Permanent or ephemeral? The moment of online performances
25 May 2020, 6:13 pm
Within the investigations that are taking shape in the adaptation to an almost entirely virtual life, artistic means that depend not only on audience numbers but mainly on their connection with them, performance has found a moment of reflection upon its nature of presence. There is no consensus – as with almost everything in the art world – on what defines a performance, so it can take place by any means, including the online. For Paula Garcia, artist and curator at the Marina Abramovic Institute, “Whatever tool we have: the live broadcast, the video, all of this is about how the artist can use these tools. Everything is possible, there is no right or wrong thing ”.
Inside their own homes, using the equipment available and the internet, several performers are overcoming the hurdle of not having a live audience, the complexities of the speed of content transmission and the physical restriction of space imposed on the confined artist. As not everything is roses and butterflies, Felipe Bittencourt, an artist who has worked with performance since 2004, points out that “we have an audience that is a thousand times bigger and at the same time not identified, I don’t know who it is. It is still strange for my head to perform for an audience when in fact I am performing for a lens”.
Performances that have as a starting point the interaction with the public are impossible, but the openness to the use of new platforms for artistic work has shown how this adversity can be employed as an input for the creation of increasingly innovative and experimental works. Tânia Carvalho’s work developed for the BOCA Bienal is an example of an act transmitted by the Zoom platform and which featured an interview at the end of the performance, taking spectators behind to the backstage of the presentation.
As not everything is roses and butterflies, Felipe Bittencourt, an artist who has worked with performance since 2004, points out that “we have an audience that is a thousand times bigger and at the same time not identified, I don’t know who it is. It is still strange for my head to perform for an audience when in fact I am performing for a lens”.
On March 19th, artist Paula Garcia was prepared to hold a performance she had been preparing for seven years. Two days before, however, the state of São Paulo decreed social isolation and the artist found herself having to distrust the 250 spectators who were going to watch the work “Cru” in the hangar where it was made. The solution was to take advantage of the fact that the entire performance would already be recorded and broadcast it online to thousands of people. For minutes – which seemed like hours, due to tension – each person behind the screens waited in anguish for the collision of two vehicles that would cross the hangar and collide, one of them with the artist on the steering wheel. Even though she had to dismiss her audience, the artist kept her essential team in small numbers and managed to generate materials in videos and photos from the act, which generate reflections on anguish, waiting and, now, on the online.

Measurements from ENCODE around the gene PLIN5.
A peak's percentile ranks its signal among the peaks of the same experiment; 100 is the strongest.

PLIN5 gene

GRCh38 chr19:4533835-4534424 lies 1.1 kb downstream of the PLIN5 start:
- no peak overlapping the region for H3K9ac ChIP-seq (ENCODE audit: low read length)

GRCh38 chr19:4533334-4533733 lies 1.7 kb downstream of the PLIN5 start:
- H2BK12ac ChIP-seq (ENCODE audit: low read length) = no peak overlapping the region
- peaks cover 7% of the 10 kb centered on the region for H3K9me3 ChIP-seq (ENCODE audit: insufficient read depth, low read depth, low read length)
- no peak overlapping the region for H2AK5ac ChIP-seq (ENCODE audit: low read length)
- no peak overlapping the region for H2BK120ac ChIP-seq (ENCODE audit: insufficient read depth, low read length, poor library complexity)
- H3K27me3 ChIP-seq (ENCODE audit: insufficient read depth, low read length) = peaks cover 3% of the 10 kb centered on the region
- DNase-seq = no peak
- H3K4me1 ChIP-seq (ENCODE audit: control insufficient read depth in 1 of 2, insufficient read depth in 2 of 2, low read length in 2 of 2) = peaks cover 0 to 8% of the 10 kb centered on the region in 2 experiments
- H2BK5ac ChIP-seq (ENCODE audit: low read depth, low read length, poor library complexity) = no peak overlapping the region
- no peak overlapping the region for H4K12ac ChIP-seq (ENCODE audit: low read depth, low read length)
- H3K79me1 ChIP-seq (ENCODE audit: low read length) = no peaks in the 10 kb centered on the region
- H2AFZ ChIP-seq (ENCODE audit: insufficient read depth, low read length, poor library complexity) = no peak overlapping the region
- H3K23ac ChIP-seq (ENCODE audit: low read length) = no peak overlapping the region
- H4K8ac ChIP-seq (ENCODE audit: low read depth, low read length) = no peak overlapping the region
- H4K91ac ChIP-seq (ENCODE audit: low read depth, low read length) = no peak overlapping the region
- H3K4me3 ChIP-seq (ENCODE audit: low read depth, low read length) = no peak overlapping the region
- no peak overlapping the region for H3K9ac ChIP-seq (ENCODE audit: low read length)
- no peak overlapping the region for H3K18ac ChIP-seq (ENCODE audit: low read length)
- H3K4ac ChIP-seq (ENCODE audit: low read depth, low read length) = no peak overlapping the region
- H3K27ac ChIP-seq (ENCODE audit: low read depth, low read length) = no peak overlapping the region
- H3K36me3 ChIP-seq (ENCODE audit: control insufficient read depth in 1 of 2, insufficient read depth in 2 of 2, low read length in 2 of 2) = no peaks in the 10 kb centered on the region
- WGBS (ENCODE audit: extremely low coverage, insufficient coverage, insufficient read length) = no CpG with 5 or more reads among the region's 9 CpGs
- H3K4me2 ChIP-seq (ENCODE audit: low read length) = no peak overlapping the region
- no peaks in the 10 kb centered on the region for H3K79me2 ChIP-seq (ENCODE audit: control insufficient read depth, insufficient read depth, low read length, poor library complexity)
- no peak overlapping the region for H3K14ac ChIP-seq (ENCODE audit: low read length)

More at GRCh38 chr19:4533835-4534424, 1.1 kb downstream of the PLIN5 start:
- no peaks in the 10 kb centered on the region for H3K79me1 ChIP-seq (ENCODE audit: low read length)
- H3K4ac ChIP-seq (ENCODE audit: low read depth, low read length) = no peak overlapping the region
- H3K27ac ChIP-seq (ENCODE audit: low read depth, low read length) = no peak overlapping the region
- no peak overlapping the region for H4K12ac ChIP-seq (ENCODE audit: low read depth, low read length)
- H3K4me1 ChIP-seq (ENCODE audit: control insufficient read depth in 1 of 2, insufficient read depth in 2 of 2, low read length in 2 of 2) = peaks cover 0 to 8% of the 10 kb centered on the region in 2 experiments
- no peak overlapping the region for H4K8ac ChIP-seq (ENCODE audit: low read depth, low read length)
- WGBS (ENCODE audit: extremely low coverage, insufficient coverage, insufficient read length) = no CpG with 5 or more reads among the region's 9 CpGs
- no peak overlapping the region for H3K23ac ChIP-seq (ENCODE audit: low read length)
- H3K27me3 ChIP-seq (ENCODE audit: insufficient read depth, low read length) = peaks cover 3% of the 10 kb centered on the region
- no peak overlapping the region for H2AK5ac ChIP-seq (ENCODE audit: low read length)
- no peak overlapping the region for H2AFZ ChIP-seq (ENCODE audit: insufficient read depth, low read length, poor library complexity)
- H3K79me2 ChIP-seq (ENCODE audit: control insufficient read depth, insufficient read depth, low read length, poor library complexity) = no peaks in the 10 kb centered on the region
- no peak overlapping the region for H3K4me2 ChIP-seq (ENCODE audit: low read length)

“It was very interesting because in the end we had more than six hundred people watching it live and having a response from that, I received much feedback from people later,” said the artist.
In contrast to initiatives that have undergone a process of adapting to the online, some artists and art collectives were born directly in it.
As a counterpoint to initiatives that have undergone a process of adapting to online, some artists and art collectives were born directly online, such as @calcadodemonstro, work organized by artists Boni and Brendy, who build custom shoes seeking to question the fashion industry. Online, the artists started to share their creation process through lives and later made them available on a Youtube web series. Along with @estileras, another project of the duo, Calçados de monstro [Monster Footwear] and their clothes have been in shows such as the Casa dos Criadores and in performance at SP-Arte 2018, when they exposed their creative process during the Fair.
Several organizations are making public notices that enable the production of these initiatives online. Among them, Itaú Cultural’s “Edital de emergência Arte como Respiro” [Public Notice of Art as a Breath], contemplated two hundred proposals for scenes, performances, interventions and online shows that will be produced during the period of social distance. Initiatives such as Fase 10 Ação Contemporânea [Phase 10 Contemporary Action] also seek to encourage the creation of artistic works based on reflections on what will become of our planet and of our lives after the pandemic.
With the significant increase in online transmission of performances, there begins a debate that questions whether this will be the future of these artistic manifestations, or whether, at the end of social isolation, artists and the public will rush back to the galleries, institutions and streets to continue building their live performances with the “warmth of the audience”. Bittencourt believes that “it may even gain another name, become a new branch, but I think it will always hold on to the root”, which is the performance with a live audience.